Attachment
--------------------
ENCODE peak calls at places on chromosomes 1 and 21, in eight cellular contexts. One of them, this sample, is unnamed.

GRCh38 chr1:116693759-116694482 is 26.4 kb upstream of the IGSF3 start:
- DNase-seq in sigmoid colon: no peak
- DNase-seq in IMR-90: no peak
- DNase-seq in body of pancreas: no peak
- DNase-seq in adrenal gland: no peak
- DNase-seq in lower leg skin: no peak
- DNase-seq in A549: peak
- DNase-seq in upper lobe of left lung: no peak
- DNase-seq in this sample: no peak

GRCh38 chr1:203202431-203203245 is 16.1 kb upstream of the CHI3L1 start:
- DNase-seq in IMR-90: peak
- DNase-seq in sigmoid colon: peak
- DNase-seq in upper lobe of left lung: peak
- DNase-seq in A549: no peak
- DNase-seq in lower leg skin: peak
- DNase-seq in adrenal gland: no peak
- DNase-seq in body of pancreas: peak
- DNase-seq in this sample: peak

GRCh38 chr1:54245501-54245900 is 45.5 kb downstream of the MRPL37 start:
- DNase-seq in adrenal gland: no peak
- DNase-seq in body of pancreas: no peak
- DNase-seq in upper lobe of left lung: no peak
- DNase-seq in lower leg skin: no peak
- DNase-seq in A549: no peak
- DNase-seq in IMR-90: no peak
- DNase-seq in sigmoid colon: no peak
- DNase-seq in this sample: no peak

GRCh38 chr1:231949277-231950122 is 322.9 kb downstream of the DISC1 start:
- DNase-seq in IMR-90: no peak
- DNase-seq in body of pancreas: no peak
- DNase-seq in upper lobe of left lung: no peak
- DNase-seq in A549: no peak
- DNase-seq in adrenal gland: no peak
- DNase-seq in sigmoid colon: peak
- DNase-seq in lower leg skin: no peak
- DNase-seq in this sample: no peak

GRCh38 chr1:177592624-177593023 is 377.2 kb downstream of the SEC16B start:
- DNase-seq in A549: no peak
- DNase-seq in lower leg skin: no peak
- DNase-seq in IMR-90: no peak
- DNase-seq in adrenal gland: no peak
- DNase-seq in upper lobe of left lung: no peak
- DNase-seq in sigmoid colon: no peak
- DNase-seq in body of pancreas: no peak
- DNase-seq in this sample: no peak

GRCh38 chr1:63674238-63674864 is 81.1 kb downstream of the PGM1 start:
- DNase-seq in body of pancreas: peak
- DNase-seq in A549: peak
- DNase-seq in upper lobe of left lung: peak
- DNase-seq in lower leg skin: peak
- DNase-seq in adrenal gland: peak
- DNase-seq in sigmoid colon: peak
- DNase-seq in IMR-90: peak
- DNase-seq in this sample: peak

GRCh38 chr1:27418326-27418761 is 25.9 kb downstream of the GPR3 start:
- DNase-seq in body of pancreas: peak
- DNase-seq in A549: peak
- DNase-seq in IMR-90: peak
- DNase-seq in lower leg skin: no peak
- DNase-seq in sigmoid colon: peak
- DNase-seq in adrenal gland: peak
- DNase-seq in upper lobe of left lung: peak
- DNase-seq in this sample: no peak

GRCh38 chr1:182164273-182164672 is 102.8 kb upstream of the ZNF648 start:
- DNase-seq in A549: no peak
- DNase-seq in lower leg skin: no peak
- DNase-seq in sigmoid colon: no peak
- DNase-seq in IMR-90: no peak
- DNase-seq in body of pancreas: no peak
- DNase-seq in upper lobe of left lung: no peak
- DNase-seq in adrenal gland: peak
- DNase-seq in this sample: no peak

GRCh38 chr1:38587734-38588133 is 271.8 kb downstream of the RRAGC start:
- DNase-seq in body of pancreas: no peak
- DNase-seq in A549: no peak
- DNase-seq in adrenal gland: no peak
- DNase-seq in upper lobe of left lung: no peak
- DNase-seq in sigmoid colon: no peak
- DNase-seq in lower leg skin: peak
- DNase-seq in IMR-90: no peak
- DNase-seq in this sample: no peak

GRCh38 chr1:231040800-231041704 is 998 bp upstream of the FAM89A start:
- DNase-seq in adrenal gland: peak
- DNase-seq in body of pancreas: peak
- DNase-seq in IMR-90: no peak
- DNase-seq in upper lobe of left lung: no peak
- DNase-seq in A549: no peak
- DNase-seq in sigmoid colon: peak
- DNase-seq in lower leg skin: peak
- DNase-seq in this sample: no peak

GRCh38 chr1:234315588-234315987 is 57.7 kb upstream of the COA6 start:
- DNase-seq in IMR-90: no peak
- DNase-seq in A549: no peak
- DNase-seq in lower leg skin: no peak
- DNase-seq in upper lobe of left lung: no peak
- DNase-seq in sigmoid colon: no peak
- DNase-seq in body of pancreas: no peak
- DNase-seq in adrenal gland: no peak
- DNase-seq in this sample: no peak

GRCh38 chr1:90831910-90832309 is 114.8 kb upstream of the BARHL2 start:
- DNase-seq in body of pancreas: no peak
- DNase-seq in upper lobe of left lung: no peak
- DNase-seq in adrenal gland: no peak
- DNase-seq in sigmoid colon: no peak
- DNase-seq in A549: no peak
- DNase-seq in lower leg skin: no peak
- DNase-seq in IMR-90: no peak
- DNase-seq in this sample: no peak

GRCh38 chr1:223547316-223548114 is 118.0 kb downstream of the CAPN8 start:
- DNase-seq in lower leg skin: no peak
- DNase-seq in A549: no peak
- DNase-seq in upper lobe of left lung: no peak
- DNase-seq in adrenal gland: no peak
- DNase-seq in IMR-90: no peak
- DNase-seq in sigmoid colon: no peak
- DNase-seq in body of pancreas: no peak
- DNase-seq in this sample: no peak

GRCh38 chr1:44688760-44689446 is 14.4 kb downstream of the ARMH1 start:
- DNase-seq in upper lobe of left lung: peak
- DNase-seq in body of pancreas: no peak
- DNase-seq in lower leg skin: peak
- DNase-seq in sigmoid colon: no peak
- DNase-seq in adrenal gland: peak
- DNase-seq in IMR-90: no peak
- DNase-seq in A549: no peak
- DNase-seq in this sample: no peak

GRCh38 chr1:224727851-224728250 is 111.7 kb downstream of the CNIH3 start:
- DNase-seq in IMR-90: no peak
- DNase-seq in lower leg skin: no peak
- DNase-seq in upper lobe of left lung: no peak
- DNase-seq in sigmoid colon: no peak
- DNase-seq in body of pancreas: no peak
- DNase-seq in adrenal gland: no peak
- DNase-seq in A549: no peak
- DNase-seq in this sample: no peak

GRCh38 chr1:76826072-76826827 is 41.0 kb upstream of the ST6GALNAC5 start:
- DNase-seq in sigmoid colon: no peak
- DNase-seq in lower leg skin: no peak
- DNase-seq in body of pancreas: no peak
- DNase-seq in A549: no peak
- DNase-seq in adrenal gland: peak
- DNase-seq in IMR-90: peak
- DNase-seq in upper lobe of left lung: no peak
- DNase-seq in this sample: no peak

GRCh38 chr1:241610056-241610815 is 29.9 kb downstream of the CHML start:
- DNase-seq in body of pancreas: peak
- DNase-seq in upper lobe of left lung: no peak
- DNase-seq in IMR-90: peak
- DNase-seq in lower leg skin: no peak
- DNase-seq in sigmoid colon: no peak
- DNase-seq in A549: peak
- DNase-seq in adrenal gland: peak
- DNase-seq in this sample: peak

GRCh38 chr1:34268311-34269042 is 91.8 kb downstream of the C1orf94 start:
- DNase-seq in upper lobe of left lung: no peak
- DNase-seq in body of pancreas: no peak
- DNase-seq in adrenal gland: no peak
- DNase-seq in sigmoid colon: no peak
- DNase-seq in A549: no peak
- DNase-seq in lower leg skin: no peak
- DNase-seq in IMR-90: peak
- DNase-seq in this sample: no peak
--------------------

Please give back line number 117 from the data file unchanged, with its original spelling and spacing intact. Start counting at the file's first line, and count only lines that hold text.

- DNase-seq in body of pancreas: no peak